An Efficient Public Housing Policy

 By:

Wong Tsu Soon

 Affiliations:

Agora Society Malaysia

Policy Code:

3e Economic Justice

- Financial and power decentralisation of public housing to state governments and local authorities
- Transform unmarketable apartments/condominiums to publicly rentable units
- Subsidy and higher priority public housing rental approval for fresh graduates
- Public housing should be applicable to any income groups, preference based on working location
- The main consideration of approval should be the working location of applicants, to encourage short commuting and mixed income groups in an estate
- The rental should be set to not exceed market price, based on income bracket, and adjustable according to distance to working location, the nearer the cheaper
- The applicants with property should be considered in discretion of authorities based on working location as well, probably with higher rental

An independent, third-party Audit into the MOE’s finances

 By:

Fiqah Roslan

 Affiliations:

The Tiada.Guru Campaign

Policy Code:

3f Education

The services of an external auditing firm with a reputation of integrity, transparency, and effectiveness should be hired to audit the nearly ⅔ trillion ringgit that has been pumped into the Ministry of Education over the past 11 years.

It must be given full subpoena authority and access to all Ministry documents, up to the power of raids.

It must be given access to both police and MACC (or, in the future, Public Ombudsman) investigative units.

It must be primarily staffed with forensic accountants and Certified Fraud Examiners (CFE) with experience in education, Malaysia’s public service, computer forensics, and preparation for litigation (either civil or criminal).

The target areas should include economic damages (torts, breach of contract), contract fraud, money laundering and asset misappropriation, fabrication / falsifying of records, false suppliers, payroll fraud, data theft or misuse, reimbursement fraud, theft or misuse of services, assets, or privileges, procurement fraud, price fixing, secret tenders when open required, GST refund fraud, embezzlement / larceny, kickbacks, product substitution, shell company schemes, and/or other mechanisms to deceive the nation’s oversight agencies.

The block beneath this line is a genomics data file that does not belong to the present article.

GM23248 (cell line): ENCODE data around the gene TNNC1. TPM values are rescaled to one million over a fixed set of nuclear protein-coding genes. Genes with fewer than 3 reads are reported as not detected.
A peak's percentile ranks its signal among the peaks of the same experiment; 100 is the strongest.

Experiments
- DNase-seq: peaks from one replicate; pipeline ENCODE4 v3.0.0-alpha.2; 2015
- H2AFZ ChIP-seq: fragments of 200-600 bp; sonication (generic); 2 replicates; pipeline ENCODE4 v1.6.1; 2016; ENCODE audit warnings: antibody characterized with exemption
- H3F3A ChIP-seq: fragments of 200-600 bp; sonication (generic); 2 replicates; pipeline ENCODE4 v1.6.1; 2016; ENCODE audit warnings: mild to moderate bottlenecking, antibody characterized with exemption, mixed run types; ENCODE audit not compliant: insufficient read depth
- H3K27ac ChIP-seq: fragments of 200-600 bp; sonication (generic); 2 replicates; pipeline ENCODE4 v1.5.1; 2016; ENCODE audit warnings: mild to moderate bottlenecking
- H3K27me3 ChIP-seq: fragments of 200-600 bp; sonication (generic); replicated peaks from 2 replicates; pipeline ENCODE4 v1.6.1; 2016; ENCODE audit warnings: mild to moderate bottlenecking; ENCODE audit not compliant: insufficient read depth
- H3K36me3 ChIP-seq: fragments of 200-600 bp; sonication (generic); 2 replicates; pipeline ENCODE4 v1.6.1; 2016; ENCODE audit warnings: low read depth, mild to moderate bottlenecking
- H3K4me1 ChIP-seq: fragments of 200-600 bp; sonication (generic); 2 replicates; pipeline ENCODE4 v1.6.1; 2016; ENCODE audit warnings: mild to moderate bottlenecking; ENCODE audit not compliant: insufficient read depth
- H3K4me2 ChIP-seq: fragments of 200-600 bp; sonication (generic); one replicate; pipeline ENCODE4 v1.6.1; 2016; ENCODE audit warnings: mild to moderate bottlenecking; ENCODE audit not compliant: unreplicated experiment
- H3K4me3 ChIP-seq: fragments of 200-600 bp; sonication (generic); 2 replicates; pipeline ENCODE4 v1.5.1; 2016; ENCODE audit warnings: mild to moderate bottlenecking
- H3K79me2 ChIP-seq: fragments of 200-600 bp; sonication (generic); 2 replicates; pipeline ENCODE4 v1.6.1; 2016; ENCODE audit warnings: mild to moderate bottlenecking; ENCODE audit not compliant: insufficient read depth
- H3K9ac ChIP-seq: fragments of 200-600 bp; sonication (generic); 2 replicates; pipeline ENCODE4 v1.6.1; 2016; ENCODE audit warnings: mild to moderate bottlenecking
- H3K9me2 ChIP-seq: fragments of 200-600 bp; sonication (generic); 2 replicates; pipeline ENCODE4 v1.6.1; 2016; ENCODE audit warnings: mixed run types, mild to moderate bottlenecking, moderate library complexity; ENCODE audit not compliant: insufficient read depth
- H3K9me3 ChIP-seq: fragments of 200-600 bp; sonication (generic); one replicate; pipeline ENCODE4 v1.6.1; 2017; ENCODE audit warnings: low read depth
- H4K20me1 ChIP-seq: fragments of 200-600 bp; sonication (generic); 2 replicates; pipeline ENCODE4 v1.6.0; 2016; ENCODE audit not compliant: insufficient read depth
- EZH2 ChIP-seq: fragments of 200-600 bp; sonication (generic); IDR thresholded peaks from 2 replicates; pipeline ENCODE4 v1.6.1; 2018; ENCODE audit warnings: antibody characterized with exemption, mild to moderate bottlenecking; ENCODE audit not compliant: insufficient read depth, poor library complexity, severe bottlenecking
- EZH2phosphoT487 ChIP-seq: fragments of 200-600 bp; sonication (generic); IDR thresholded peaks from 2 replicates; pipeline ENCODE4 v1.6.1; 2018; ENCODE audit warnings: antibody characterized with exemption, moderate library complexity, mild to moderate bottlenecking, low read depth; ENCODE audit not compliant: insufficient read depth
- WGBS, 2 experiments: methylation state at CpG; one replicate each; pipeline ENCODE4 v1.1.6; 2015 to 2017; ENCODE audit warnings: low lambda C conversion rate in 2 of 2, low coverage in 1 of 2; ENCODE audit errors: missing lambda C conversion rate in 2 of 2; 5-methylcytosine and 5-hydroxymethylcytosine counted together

Appointment of the Office of the Attorney General and Director of Public Prosecution (DPP)

 By:

Jas/G25 Malaysia

 Affiliations:

G25 Malaysia

Policy Code:

3c Judiciary Reform

The AG and Director of Public Prosecution should be appointed with security of tenure; for example, their appointments could only be or made or terminated by His Majesty on the advice of an independent commission through a transparent, accountable and merit-based process; just like superior court judges.

B40 Corruption: Ameliorate Some Drivers of Corruption via Basic Income Strategies

 By:

john ku

 Affiliations:

-

Policy Code:

3d Anti corruption

Providing an income safety net for B40 households addresses a fundamental driver of corruption. While implementing such a system necessitates wide structural reform and political will, ensuring that all Malaysian citizens residing in the country have access to certain fundamental goods, including access to education, universal health care, and Basic Income in the form of social security or benefits will also bring about societal well-being and help create a peaceful, harmonious Malaysia with shared prosperity.
As in Norway, Basic Income provision by the government should be needs-based and tied to specific conditions to be met, such as requiring citizens to try and find a job, be law-abiding, participating in elections, and paying taxes.
The state can raise funds for the Basic Income plan via charging for goods and services which have so far been provided free, and via GST, which aids in democratising taxes, since it is based on consumption. [Note: GST system should include GST credits for B40 households]

Ban the appointment of Politician-Education Ministers

 By:

Fiqah Roslan

 Affiliations:

The Tiada.Guru Campaign

Policy Code:

3f Education

We must appoint, first by choice and then by law, Ministers of Education that are

1) Both a product of Malaysia’s education system and with at least five years of teaching experience at an MOE school. Borrowing from their children’s experience is simply not enough. Children, unfortunately, do not know 10% of the problems actually hidden inside a bilik guru. Often, well-connected families are placed in Band 1 or Band 2 schools that are exceptionally well-managed, but an ultra-minority. Example career positions that may satisfy the five-year minimum requirement include a former teacher, a former district / state / or national MOE officer, a long-term Teach for Malaysia alumnus. The easiest method is appointment as a Senator.